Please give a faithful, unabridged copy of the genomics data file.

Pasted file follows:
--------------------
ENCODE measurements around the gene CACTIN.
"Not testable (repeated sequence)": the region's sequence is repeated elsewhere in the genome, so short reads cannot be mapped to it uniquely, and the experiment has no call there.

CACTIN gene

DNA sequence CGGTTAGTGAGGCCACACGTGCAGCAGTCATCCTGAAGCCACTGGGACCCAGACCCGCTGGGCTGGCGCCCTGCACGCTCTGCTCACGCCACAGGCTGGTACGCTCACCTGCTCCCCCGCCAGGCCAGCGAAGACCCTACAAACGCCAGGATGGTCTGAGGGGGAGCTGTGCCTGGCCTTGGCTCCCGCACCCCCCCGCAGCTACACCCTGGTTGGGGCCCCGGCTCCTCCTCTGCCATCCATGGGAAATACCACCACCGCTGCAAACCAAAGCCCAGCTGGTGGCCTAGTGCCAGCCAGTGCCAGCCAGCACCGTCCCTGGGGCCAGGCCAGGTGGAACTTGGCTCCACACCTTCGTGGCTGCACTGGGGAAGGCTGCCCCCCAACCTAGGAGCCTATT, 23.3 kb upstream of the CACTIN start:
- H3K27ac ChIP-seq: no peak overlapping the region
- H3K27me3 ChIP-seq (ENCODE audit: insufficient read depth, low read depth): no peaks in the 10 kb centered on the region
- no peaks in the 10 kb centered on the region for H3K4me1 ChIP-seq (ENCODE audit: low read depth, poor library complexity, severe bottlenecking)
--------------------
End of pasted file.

ENCODE measurements around the gene CACTIN.
"Not testable (repeated sequence)": the region's sequence is repeated elsewhere in the genome, so short reads cannot be mapped to it uniquely, and the experiment has no call there.

CACTIN gene

DNA sequence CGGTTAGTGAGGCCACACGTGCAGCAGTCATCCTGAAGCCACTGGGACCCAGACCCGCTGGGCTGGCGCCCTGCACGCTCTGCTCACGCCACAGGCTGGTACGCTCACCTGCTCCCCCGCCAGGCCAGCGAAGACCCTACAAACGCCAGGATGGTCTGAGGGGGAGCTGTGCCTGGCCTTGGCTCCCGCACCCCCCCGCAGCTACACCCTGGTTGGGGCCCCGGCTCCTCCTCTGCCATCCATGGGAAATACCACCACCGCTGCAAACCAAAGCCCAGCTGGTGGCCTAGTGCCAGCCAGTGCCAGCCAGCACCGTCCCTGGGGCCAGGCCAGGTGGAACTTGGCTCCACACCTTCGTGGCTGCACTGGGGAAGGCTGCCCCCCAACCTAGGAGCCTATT, 23.3 kb upstream of the CACTIN start:
- H3K27ac ChIP-seq: no peak overlapping the region
- H3K27me3 ChIP-seq (ENCODE audit: insufficient read depth, low read depth): no peaks in the 10 kb centered on the region
- no peaks in the 10 kb centered on the region for H3K4me1 ChIP-seq (ENCODE audit: low read depth, poor library complexity, severe bottlenecking)